Indonesia backs off plans to hike price of gas after protests
But pressure continues to mount to increase prices from their current, government-subsidized $2 per gallon, as the subsidies sap resources from education, health care, and other programs.
Jakarta, Indonesia — After more than 80,000 Indonesians took to the streets last week in violent protests against raising the price of heavily subsidized fuel, the Indonesian government has revised its budget to prevent the price hike planned for Sunday from taking effect. But with world oil prices soaring and Indonesia faced with a ballooning budget deficit, the respite is unlikely to last long.
In recent weeks the government had been pushing for a 33 percent rise in the price of subsidized fuel to reduce the burden it puts on the country’s budget, which is based on an oil price assumption of $105 a barrel.
On March 31, lawmakers agreed to a price adjustment only if the Indonesian Crude Price exceeds that amount by an average of 15 percent for six continuous months. The current price averages below that, at around $116 a barrel.
The debate over the price hike has drawn attention to the government’s ability to push through much-needed reforms and wean the country off subsidies that most agree must go.
“Everybody knows the price of fuel must increase, because otherwise you don’t have enough money for education, health care, transportation, and whatever,” says Yohannes Sulaiman, a lecturer at Indonesia’s National Defense University.
Last year, the government spent 15 percent of its budget on oil and gas subsidies, more than it spent on social services and improvements to dilapidated ports, roads, and power plants.
But no party wants to be seen as the one that increased the price of fuel, said Mr. Sulaiman, particularly not with 2014 elections coming up.
A distorted economy
Indonesia was a member of the Organization of Petroleum Exporting Countries (OPEC) until 2008. It now depends on imports to meet domestic demand, but thanks to long-running subsidies, people pay around $2 a gallon for gas, the lowest price in all of Asia.
The government last raised fuel prices in 2008, though it dropped them again in the run up to elections the following year. The protests at that time were less dramatic because fuel price hikes had more support then, say analysts.The problem now is that people are being forced to sacrifice without a guarantee that politicians won’t use the savings to fill their own pockets.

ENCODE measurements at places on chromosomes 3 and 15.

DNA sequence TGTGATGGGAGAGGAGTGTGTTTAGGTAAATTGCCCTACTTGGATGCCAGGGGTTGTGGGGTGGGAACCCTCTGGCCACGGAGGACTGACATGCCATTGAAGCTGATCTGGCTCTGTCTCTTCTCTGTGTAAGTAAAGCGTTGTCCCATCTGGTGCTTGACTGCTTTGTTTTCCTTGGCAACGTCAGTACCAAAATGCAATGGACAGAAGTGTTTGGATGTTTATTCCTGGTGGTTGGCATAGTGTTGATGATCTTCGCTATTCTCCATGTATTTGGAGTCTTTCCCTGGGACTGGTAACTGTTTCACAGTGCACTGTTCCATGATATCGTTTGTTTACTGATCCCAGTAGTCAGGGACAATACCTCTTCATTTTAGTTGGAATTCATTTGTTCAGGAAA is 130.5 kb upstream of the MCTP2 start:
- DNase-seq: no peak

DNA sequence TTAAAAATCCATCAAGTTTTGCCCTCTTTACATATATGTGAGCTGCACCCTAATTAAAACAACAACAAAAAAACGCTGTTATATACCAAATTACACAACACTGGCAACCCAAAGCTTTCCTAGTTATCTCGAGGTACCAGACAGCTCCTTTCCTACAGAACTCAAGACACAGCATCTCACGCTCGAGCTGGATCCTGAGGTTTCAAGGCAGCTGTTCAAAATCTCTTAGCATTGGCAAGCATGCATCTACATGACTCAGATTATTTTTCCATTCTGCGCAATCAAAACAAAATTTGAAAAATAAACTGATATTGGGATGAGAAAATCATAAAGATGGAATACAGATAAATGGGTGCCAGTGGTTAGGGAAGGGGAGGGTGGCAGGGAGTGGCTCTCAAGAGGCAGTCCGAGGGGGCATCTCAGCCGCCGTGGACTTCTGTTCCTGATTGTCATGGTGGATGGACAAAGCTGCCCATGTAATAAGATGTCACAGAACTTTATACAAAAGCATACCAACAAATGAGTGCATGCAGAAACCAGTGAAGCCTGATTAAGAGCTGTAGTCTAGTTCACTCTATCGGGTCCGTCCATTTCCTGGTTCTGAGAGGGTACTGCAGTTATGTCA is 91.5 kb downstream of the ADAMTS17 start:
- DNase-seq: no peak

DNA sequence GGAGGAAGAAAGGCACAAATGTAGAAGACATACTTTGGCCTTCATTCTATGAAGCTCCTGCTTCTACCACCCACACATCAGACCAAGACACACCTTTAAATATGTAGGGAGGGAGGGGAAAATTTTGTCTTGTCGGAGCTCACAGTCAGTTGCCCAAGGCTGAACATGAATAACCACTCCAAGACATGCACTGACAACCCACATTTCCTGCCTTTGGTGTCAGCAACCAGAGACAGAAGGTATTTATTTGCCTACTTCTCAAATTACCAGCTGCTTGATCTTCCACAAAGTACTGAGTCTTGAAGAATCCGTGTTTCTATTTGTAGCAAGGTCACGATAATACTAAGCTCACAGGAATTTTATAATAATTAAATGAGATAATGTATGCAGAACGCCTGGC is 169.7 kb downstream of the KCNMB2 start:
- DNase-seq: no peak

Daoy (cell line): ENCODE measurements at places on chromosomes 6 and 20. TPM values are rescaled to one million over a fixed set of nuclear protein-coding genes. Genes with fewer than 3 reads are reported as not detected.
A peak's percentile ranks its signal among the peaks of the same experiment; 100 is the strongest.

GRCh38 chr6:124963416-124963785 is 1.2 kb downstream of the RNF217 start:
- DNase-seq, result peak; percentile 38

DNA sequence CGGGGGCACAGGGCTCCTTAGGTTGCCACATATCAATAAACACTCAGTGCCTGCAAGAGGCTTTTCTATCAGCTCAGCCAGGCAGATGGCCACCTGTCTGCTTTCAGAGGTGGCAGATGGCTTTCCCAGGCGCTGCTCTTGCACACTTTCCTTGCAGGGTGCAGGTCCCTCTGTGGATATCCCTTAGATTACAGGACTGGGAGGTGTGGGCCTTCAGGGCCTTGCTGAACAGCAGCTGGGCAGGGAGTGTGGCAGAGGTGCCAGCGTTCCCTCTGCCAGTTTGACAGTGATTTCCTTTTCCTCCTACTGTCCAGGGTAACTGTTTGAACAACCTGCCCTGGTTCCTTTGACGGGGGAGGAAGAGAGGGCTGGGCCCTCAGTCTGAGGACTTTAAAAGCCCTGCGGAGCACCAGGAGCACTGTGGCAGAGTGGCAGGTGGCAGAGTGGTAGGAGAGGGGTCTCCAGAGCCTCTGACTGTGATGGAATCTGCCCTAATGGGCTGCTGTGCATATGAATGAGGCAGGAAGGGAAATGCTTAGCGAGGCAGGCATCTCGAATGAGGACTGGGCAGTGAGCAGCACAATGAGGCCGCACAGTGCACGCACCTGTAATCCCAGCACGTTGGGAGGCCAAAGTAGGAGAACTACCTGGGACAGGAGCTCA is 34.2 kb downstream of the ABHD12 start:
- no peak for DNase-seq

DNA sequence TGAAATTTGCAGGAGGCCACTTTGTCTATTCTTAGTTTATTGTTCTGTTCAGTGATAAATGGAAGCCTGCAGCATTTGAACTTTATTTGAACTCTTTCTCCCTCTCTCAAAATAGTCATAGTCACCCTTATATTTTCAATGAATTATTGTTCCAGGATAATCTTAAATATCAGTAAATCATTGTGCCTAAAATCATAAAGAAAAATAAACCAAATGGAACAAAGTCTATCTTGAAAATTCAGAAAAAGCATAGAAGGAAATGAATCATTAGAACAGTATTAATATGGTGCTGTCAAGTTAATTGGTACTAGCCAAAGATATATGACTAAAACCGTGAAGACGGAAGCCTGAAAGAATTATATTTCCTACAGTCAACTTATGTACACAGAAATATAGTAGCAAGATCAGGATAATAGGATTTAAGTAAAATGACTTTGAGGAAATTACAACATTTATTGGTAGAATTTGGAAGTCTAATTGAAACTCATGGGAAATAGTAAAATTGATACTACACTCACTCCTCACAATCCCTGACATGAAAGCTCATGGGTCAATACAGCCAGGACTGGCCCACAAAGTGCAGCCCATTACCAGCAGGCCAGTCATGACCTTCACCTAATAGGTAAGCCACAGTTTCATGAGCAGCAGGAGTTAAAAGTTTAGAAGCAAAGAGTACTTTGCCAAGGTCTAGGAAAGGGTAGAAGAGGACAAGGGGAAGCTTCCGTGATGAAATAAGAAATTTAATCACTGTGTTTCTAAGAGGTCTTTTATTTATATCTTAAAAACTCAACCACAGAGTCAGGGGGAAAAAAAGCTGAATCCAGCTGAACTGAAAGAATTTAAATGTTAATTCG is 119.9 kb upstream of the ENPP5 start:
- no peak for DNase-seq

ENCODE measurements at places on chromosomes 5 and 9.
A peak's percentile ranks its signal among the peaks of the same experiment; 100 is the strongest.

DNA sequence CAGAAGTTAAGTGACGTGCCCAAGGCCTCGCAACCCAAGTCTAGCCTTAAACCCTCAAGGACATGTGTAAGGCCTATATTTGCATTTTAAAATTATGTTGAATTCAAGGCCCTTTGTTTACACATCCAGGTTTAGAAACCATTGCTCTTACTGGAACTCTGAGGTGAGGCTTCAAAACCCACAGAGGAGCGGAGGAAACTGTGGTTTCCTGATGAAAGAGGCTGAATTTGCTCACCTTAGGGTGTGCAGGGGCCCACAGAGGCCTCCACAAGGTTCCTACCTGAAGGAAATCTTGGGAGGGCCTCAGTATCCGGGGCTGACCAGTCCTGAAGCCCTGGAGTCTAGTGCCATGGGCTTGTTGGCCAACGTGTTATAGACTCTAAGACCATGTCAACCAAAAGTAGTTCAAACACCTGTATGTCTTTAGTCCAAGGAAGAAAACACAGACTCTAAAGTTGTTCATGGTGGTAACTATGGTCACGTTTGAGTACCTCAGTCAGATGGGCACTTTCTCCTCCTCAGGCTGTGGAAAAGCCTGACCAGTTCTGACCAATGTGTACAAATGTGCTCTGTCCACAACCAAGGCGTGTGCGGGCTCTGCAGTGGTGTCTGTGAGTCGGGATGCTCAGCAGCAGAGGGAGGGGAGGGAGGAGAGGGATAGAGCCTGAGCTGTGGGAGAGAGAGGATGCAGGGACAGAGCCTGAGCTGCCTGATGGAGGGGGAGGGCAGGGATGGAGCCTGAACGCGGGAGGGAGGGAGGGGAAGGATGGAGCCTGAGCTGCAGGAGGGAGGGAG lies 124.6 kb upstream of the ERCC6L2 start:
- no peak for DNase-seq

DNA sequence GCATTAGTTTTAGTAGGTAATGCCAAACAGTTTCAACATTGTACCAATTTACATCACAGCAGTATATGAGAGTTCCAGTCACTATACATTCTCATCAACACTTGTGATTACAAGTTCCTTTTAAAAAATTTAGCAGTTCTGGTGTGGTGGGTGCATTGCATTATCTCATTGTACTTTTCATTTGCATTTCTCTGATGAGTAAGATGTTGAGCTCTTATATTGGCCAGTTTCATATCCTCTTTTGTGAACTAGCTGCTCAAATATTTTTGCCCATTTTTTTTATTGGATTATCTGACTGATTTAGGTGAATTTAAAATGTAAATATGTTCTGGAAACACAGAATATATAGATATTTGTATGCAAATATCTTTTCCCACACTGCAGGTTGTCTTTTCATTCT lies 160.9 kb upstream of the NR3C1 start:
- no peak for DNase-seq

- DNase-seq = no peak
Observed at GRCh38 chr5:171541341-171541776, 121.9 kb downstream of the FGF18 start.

“There were protests then, as always, but not like this,” says Chatib Basri, vice chairman of Indonesia’s National Economic Committee. “Political trust is low because of scandals related to the ruling party.”
Despite winning a landslide election in 2009 by promising to eradicate graft, President Susilo Bambang Yudhoyono has been battling widespread corruption allegations against his Democrat Party. Meanwhile, the country’s economy has been growing at an average of more than 6 percent, but a lack of infrastructure and bureaucratic bottlenecks still pose challenges to investors.
Mr. Basri said the government should have raised the price of fuel last year, when global prices first started rising.
Now the decision to delay the price hike could hurt the country’s ability to obtain a coveted credit boost from Standard & Poor’s, the last of the big three ratings agencies to return the country’s credit rating to investment grade for the first time since the 1998 Asian Financial Crisis.
But protests here set off alarm bells among politicians who remember how a cut to blanket subsidies in 1998 sparked riots that eventually forced former strongman Suharto from power.
Politics, not protests
The Indonesian government is still cleaning up after the March 30 protests, when more than 80,000 students, trade union members, and farmers took to the streets across the country, burning tires, blockading roads and pelting government offices with stones. The wall outside the parliament building now has a fresh coat of paint to cover crude graffiti from thousands of demonstrators who faced tear gas and water cannons operated by police.
As protests escalated, Golkar, Suharto’s former political vehicle and the second-largest party in the ruling coalition, turned against the planned increase. Sulaiman said it was likely politics, not protests, that led to the about face.
“Golkar is basically stabbing the Democrats in the back,” he says, explaining how the party’s rejection signals faltering support for a leader increasingly criticized of running the country on autopilot during his second term.
Activists say the decision reached on Saturday is not a solution, and they will continue to pressure the government to prevent an increase in the future.
“It’s important to keep up the momentum to make sure that the government is not engaging in party politics,” said Riza Damanik, a spokesman for the Popular Opposition Front, a civil society group that helped organize Friday’s protests.
Rather than scrap the subsidy, Basri said the country needs to “adjust” the fuel price to improve its long-term fiscal health. It also needs to ensure that the any subsidy benefits the poor at whom it is targeted.
Around half the population here survives on less than $2 a day, and many say they would be badly hurt by even the slightest increase in fuel – and the knock-on inflationary effects that would raise prices for food and other goods.
“The lives of the poor are still very bad here,” says Ketut Ceplok, who owns a small shop wedged between resorts in Bali and describes how rain used to come in through the bamboo-woven walls of her home. “My children do whatever they can to have a house where the water doesn’t come in, so they don’t have to search for food.”